Building a Browser Game Part 1: Rendering to a Canvas

Photo by Sigmund on Unsplash

Who doesn’t love video games? Well, lots of folks…but as a fledgling developer, building a video game is quite an exciting, if a bit daunting prospect. Still, by breaking it down into manageable chunks, let's see if we can’t get something working. I aim to look into the first few steps of making a browser game using only HTML, CSS, and JavaScript. It's gonna be messy, it's gonna take some research, but at the end of the day, if we’re pernicious enough, it just might work. Join me with the first topic: Understanding the basics of canvas elements in Html.

First, let’s set up all of our files. We can keep the HTML pretty dang simple at this point. Once we’ve set up our <head> and linked our script.js and style.css files, all we need to add for now is a <canvas> element in our body. We’ll give it an ID of “canvas.”

<body>
<canvas id="canvas"></canvas>
</body>

The canvas element is a pretty versatile node in HTML. It is typically used for animations, graphics, data visualization, photos, and a wide range of fancy visual effects. We’re going to use it as the space to render our game. This means that we will have to find a way to make changes to the canvas from our JavaScript file. In our scipt.js file, we’ll start by grabbing the canvas element and then getting its context.

const canvas = document.getElementById("canvas");
const ctx = canvas.getContext("2d");

The getContext() method returns the context (often abbreviated to “ctx”) and will be the object on which we call all of our different drawing functions. Think of it as the place where we render everything. We specify “2d” context because we’ll be sticking to a two-dimensional game. Canvas context can be pretty versatile, however. You can use it to render in 3d or put your computer’s GPU to work with shaders using WebGL. But let's just worry about 2d context for now.

Let's try drawing something on our canvas. Add the following two lines:

ctx.fillStyle = "salmon";
ctx.fillRect(10, 10, 150, 100);

You should now see something like this:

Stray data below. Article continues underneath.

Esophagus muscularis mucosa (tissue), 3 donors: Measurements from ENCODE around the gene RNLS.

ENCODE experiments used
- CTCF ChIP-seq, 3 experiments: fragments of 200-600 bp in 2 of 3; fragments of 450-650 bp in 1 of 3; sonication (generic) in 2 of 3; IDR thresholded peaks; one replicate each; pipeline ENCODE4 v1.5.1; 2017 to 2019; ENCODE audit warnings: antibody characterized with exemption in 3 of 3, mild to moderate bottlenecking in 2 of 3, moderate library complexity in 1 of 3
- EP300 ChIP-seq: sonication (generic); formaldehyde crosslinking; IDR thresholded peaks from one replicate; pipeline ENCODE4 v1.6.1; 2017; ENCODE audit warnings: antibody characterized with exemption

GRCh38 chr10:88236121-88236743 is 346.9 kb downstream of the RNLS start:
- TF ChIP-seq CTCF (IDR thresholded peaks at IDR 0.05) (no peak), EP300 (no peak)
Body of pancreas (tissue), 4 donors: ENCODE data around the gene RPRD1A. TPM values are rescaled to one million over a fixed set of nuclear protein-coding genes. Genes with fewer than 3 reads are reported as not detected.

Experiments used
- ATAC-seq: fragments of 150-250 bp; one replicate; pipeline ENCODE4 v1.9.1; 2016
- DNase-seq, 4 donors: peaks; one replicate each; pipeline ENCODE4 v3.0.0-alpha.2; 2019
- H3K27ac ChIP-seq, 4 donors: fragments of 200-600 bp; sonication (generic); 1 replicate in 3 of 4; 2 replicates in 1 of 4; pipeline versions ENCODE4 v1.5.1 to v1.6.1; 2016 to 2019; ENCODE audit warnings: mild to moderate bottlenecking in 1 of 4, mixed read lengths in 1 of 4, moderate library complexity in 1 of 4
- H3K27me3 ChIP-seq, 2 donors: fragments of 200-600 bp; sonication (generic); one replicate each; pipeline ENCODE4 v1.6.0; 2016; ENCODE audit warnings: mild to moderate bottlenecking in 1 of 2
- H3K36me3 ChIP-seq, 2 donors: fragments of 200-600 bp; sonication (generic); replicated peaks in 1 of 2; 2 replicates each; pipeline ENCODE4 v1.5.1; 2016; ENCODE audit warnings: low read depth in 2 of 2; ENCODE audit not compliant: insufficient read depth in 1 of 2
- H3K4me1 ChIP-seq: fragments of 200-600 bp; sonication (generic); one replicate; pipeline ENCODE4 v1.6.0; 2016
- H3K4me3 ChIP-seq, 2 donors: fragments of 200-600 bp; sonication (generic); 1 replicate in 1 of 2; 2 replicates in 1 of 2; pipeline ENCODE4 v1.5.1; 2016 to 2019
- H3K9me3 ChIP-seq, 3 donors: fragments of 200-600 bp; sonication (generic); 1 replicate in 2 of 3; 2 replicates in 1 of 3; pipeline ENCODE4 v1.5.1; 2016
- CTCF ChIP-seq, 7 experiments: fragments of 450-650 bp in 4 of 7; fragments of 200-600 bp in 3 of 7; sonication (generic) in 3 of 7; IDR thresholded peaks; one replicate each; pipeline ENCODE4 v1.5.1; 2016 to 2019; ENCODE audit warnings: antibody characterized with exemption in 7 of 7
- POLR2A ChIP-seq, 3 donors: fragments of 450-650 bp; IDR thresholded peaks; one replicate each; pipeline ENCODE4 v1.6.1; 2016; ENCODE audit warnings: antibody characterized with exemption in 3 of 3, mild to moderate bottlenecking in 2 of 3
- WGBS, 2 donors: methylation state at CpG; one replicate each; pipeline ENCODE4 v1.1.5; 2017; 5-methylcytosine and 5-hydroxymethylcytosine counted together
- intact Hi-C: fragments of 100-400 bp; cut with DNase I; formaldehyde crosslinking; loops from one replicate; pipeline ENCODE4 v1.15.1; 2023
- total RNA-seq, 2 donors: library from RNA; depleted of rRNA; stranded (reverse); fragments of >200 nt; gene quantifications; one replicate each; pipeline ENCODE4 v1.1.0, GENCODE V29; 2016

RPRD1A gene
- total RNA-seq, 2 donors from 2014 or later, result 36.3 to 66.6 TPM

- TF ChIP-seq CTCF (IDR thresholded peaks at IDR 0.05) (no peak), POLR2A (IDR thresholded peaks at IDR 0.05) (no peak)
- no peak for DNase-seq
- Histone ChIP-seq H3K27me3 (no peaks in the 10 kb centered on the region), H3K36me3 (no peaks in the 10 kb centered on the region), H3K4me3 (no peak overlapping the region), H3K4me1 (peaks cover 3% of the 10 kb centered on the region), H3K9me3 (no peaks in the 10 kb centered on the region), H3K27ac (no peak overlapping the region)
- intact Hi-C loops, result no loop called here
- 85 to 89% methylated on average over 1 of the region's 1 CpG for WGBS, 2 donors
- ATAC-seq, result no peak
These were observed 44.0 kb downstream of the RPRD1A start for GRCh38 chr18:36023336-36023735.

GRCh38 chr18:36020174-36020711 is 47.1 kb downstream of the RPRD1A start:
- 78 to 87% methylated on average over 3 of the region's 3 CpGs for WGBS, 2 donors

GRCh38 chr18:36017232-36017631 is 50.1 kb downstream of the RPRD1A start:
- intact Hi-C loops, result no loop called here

A Salmon colored recrangle rendered on an HTML canvas element.
A Salmon colored recrangle rendered on an HTML canvas element.

What are those two lines of code doing? First, we are setting the color we’d like to use when we render our drawing. To set a color, we’ll always use one of two properties, fillStyle, and strokeStyle. FillStyle is used to fill in the shape that we draw while strokeStyle will be used while drawing lines and outlines. We can set the style to any valid DOM color strings (HEX, rgb(), rgba()) or even pattern or gradient objects!

FillRect() is a function that takes 4 arguments and draws a solid rectangle given the current fillStyle of the context. The arguments are as follows: fillRect(top-left x coordinate, top-left y coordinate, width, height). Canvas elements work in an (x, y) coordinate system. By default, the top left corner of the canvas is (0,0) and each pixel of the canvas corresponds to a coordinate position. Try changing the arguments in the fillRect() method, see how it changes the rectangle.

Let’s try something else. Add the following below our previous code.

ctx.strokeStyle = "#36fff8";
ctx.beginPath();
ctx.arc(85, 60, 30, 0, 2 * Math.PI);
ctx.stroke()
A Salmon colored rectangle with a teal circle drawn within.
A Salmon colored rectangle with a teal circle drawn within.

This time, we did a little bit more complicated. First, we set the strokeStyle to a string containing a HEX color. Then we started our path with beginPath(). A path is just a list of positions connected with straight or curved line segments. Then we used the arc() function which takes in center x coordiante, center y coordinate, radius, starting angle (in radians), and ending angle (in radians). Finally, we use the stroke() method to draw our path onto the canvas. Try playing with the values in strokeStyle and arc() to see how they change the path. Maybe throw in a ctx.lineWidth = 10 sometime before stroke() is called, see what happens. There are a variety of methods that you can use to add and change points along the path to achieve more complicated shapes. You can look into bezierCurveTo() if you're feeling real fancy.

Notice how our circle was drawn on top of our rectangle? If you switch the order of our two sections of code, you’ll no longer see the circle at all. It’ll be important to keep in mind that the draw order will matter moving forward.

Canvases can be used to make some extremely intricate and impressive visuals. Check out Micha Elizabeth Scott’s Zen Photo Garden and just marvel at how cool it is. And then browse through the MDN 2D Context Documentation to get a feel for all 2d context methods you can use to draw to your heart’s content.

In the next part, we’ll be looking at how to create a simple game/animation loop to add some movement into the picture.

Here is CodePen to see all the code talked about above.